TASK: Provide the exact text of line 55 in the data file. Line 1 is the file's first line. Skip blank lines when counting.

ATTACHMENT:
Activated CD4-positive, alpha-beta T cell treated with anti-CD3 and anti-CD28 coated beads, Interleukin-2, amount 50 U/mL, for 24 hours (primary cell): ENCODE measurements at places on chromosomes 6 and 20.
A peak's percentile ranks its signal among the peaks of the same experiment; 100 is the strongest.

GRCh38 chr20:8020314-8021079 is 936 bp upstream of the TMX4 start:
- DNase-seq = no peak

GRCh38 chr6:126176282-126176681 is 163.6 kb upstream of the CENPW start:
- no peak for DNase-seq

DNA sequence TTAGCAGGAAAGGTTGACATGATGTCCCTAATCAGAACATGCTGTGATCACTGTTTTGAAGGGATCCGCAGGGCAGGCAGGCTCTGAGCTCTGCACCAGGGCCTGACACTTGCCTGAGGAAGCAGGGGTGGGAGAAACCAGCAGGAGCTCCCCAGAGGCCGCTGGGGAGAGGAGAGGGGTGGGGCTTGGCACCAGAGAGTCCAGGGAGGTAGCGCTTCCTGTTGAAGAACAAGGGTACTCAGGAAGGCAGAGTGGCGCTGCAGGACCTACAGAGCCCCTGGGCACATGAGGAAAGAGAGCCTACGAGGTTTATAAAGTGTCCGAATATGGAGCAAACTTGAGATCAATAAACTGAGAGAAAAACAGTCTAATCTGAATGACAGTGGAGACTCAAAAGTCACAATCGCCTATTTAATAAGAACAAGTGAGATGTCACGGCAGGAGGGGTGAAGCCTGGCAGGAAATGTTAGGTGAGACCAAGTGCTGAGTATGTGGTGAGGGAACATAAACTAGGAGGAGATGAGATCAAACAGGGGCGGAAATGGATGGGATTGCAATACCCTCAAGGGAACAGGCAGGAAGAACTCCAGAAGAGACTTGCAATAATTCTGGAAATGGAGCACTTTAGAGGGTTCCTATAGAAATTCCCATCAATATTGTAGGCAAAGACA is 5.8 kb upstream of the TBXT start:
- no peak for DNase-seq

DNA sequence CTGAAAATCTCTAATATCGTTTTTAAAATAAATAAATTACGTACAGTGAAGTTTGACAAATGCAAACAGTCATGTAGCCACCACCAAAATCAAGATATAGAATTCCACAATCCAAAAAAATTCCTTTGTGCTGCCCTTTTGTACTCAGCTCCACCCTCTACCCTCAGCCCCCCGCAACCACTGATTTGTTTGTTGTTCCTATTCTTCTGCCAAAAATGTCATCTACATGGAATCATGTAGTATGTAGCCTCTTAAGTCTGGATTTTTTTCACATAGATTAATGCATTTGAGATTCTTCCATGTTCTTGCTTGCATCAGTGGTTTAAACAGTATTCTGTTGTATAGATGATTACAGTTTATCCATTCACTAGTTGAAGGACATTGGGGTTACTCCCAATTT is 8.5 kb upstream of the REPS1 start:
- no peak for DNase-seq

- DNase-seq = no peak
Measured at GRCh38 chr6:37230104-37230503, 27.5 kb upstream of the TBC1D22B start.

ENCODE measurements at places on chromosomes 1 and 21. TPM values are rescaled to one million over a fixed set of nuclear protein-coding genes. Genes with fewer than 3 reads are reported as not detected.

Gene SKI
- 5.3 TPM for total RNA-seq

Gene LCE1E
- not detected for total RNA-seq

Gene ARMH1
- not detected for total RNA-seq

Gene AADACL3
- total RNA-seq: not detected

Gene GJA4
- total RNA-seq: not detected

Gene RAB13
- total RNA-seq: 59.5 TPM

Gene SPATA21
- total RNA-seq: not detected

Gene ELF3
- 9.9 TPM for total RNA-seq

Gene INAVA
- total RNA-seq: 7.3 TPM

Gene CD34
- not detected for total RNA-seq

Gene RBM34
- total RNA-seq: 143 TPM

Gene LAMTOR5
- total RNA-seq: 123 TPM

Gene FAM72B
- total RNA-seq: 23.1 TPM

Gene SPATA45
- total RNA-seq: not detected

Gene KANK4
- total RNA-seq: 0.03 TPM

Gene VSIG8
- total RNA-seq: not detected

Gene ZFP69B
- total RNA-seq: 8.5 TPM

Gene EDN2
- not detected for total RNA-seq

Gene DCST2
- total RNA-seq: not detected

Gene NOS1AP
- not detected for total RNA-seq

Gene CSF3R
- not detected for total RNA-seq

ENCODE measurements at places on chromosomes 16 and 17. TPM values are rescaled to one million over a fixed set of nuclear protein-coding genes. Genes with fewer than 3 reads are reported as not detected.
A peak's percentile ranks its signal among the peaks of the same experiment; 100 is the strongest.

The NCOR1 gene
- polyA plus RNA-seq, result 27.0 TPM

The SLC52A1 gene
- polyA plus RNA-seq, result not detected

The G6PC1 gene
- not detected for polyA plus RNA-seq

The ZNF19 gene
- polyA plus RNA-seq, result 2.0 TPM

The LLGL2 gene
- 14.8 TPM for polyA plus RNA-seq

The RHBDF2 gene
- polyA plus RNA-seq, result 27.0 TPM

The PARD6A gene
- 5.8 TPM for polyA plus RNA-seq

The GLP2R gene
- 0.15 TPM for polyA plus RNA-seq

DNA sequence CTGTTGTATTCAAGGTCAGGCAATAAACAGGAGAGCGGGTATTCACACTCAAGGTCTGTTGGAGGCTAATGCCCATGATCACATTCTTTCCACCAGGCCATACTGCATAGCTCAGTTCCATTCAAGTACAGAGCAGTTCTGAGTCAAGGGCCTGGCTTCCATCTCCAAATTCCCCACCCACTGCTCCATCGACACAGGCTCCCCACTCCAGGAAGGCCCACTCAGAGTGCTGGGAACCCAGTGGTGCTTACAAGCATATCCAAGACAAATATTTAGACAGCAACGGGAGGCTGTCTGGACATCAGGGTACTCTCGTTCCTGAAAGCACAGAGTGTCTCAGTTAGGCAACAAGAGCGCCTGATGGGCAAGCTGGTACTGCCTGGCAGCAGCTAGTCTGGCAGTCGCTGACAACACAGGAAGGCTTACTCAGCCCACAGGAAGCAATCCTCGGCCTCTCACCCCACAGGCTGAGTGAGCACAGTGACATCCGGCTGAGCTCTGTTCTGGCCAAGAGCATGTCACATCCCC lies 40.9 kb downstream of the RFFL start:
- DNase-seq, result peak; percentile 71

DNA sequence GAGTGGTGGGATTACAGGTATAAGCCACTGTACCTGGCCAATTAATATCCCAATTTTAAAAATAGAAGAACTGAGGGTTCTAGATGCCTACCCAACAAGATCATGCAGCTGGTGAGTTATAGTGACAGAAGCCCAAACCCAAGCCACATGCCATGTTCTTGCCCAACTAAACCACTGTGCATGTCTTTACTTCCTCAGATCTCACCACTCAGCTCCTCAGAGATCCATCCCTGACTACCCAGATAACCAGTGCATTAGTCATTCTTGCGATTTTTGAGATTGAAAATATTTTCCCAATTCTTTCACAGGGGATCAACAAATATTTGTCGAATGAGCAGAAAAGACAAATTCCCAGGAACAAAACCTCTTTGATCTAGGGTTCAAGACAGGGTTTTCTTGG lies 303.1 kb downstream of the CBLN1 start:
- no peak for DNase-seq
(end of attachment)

- not detected for total RNA-seq